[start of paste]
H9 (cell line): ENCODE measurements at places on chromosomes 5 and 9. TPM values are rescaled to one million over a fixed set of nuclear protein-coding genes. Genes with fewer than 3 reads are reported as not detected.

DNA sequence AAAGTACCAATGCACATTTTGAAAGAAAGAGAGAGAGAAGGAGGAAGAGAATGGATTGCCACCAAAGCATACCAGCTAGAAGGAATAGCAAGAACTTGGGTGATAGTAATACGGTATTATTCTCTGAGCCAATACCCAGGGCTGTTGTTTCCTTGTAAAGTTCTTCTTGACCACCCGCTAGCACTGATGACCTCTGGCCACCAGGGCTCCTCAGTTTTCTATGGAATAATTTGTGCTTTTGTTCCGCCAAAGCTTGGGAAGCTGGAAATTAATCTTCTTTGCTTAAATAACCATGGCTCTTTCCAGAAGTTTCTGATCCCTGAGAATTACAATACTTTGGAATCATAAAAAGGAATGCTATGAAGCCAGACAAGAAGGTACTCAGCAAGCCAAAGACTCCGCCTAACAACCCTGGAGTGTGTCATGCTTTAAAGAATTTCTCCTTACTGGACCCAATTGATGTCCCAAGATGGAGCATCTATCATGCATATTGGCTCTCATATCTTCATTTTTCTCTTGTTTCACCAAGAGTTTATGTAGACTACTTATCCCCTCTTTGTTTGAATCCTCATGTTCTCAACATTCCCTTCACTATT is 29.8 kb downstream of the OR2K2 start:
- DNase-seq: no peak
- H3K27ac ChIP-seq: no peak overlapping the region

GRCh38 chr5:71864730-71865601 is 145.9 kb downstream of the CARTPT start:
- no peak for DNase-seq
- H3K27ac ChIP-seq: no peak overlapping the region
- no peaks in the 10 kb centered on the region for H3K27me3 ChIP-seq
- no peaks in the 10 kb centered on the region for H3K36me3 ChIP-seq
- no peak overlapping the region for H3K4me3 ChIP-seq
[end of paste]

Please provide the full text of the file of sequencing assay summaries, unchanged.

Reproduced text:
H9 (cell line): ENCODE measurements at places on chromosomes 5 and 9. TPM values are rescaled to one million over a fixed set of nuclear protein-coding genes. Genes with fewer than 3 reads are reported as not detected.

DNA sequence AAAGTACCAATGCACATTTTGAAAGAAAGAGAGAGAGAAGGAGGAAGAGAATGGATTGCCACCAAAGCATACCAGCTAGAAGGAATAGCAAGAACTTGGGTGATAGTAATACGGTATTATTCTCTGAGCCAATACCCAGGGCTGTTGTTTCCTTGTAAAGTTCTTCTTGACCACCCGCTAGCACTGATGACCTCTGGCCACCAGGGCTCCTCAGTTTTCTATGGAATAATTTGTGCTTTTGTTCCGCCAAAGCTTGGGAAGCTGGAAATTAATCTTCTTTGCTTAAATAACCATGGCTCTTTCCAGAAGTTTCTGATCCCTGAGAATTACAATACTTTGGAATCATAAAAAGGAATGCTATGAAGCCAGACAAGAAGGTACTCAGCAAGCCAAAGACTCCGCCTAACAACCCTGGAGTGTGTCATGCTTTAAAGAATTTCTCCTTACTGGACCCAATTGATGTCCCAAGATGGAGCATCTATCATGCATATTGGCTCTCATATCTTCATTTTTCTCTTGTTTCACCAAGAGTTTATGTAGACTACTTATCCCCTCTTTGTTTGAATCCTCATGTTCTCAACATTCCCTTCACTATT is 29.8 kb downstream of the OR2K2 start:
- DNase-seq: no peak
- H3K27ac ChIP-seq: no peak overlapping the region

GRCh38 chr5:71864730-71865601 is 145.9 kb downstream of the CARTPT start:
- no peak for DNase-seq
- H3K27ac ChIP-seq: no peak overlapping the region
- no peaks in the 10 kb centered on the region for H3K27me3 ChIP-seq
- no peaks in the 10 kb centered on the region for H3K36me3 ChIP-seq
- no peak overlapping the region for H3K4me3 ChIP-seq